Gang responsible for rail thefts, officials believe

RAIL officials believe that the same gang could have been responsible for all the metal thefts from Essex over the last nine days - they have all happened on a 20-mile section of track.

Paul Geater

RAIL officials believe that the same gang could have been responsible for all the metal thefts from Essex over the last nine days - they have all happened on a 20-mile section of track.

The thieves have targeted copper signalling cable which can fetch a good price on the black market. It is only used on some of the older sections of track - newer cable is made of aluminium.

Yesterday 100 metres of cable was taken from the Hatfield Peveral area. Over the previous nine days there had been similar thefts from Marks Tey, Colchester, and Chelmsford.

No trains were able to run between Colchester and London during the morning rush hour yesterday - and journeys that should take 65 minutes from Ipswich to London were taking three and a half hours.

A spokesman for Network Rail said: “This kind of theft is incredibly dangerous - we've had people who have been electrocuted doing this because the 25,000 volts can jump from the overhead wire to people stealing the cable.”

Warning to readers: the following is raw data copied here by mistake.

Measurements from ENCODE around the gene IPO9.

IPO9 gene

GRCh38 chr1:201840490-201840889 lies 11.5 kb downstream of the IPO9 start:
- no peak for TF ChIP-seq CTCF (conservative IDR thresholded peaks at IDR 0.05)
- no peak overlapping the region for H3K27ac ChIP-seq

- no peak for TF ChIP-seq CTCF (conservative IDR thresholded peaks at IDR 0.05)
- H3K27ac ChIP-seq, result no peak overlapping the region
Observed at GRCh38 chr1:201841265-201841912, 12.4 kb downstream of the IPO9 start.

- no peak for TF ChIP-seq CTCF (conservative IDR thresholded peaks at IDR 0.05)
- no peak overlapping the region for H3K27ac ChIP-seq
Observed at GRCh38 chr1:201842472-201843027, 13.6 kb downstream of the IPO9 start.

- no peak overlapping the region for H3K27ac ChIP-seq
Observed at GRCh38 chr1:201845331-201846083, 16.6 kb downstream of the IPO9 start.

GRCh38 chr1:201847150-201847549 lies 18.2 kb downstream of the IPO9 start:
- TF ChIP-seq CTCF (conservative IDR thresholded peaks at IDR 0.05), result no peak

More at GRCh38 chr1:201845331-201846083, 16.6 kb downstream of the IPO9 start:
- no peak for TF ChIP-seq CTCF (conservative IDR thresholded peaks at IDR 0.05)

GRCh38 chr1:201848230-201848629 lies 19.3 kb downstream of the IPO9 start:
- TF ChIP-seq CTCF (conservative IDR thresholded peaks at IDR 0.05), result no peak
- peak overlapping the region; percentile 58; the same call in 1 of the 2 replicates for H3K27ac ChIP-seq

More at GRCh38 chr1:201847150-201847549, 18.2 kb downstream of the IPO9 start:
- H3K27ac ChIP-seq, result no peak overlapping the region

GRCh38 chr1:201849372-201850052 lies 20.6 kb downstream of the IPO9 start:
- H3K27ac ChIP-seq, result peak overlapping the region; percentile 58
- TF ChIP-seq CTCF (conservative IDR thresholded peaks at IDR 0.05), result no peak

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He said cable thefts caused disruption, which resulted in claims for compensation from passengers. They claimed from rail companies who could then claim the money back from Network Rail.

“Over the last year we have paid out �2 million in compensation because of delays caused by wire theft in this region alone - that would have built half the Beccles loop or a small rural station,” he said.

British transport police are investigating the theft and officers also believe it is likely the incidents are linked.

BTP Superintendent Jim Nattrass said: “Working closely with our partners at Network Rail we have in response set up teams of officers across the country under the banner of Operation Drum,”

He said: “From time to time hotspots do arise, however across the London North Area of BTP, which includes Essex, East Anglia and the northern home counties, we have seen a reduction of almost 40 per cent when compared with last year.”